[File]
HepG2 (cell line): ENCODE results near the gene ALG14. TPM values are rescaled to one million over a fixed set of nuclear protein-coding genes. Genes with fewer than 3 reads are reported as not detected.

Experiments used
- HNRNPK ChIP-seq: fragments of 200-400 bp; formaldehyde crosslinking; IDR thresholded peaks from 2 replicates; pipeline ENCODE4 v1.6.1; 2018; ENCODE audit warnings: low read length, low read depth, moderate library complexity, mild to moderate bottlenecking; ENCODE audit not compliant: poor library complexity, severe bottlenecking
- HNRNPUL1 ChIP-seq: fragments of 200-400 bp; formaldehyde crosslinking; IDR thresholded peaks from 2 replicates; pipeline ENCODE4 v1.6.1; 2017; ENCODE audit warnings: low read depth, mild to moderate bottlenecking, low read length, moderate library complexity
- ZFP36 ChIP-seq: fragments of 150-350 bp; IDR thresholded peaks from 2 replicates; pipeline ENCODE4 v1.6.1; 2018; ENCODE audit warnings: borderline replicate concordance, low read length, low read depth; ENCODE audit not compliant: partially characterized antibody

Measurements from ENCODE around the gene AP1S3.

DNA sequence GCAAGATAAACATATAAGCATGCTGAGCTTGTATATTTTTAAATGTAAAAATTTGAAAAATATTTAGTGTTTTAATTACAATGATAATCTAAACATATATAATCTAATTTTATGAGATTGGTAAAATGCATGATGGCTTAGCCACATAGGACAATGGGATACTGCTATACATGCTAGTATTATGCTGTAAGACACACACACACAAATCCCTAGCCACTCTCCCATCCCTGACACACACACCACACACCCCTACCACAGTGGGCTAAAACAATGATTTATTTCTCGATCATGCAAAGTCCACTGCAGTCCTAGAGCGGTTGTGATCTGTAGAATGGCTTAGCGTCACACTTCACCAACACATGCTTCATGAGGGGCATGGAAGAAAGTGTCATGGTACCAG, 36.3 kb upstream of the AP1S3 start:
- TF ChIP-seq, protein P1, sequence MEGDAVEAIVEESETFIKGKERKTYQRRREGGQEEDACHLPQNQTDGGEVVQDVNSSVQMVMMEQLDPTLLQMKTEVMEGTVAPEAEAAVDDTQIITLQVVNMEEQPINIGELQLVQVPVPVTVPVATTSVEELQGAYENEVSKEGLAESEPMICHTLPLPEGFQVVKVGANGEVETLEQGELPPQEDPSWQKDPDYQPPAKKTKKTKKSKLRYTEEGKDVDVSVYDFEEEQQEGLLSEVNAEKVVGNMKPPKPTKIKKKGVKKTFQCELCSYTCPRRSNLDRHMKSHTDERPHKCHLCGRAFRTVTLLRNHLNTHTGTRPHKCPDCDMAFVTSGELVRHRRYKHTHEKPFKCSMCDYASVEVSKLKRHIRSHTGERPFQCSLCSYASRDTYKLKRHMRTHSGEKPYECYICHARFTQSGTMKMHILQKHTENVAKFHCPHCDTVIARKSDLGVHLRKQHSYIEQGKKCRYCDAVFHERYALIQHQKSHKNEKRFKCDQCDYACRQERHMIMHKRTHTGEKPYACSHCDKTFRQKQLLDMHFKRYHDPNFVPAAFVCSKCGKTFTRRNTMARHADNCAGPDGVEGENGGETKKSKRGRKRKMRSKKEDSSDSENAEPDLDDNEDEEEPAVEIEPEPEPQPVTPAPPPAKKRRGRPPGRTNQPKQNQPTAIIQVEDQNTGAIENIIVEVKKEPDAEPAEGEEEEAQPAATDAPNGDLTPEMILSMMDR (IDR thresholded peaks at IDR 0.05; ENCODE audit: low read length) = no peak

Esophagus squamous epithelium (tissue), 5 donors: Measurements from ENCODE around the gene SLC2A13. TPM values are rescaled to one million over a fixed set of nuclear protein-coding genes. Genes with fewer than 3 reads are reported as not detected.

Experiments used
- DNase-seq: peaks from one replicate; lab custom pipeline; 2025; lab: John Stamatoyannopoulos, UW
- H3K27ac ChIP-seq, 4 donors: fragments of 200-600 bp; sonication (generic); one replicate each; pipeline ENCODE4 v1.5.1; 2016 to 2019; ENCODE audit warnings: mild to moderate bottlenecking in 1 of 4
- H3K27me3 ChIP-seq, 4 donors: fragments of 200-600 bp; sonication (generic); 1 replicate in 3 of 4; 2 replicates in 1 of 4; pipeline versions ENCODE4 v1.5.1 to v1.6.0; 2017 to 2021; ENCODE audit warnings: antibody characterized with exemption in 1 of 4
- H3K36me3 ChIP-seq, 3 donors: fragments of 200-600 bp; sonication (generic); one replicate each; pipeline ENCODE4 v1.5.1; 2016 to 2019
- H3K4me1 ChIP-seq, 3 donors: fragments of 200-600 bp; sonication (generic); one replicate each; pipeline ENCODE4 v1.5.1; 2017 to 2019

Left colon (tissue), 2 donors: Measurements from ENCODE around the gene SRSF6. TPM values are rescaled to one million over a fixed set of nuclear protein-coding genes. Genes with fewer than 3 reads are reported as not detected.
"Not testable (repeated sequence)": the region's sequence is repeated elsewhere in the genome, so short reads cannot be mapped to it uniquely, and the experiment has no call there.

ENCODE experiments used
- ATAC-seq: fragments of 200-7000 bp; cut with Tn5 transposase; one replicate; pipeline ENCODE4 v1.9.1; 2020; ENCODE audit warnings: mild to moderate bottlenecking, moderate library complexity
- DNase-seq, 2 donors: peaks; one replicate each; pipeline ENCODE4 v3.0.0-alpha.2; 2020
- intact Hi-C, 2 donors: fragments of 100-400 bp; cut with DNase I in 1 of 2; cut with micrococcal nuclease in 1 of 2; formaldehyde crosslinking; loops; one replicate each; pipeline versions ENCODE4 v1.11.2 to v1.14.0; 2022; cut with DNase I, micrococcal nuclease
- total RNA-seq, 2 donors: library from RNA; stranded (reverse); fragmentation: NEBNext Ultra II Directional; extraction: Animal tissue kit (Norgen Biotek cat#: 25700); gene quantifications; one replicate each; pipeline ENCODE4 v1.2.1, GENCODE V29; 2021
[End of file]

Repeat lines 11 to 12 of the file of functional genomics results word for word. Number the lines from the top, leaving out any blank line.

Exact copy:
- DNase-seq: peaks from one replicate; lab custom pipeline; 2025; lab: John Stamatoyannopoulos, UW
- H3K27ac ChIP-seq, 4 donors: fragments of 200-600 bp; sonication (generic); one replicate each; pipeline ENCODE4 v1.5.1; 2016 to 2019; ENCODE audit warnings: mild to moderate bottlenecking in 1 of 4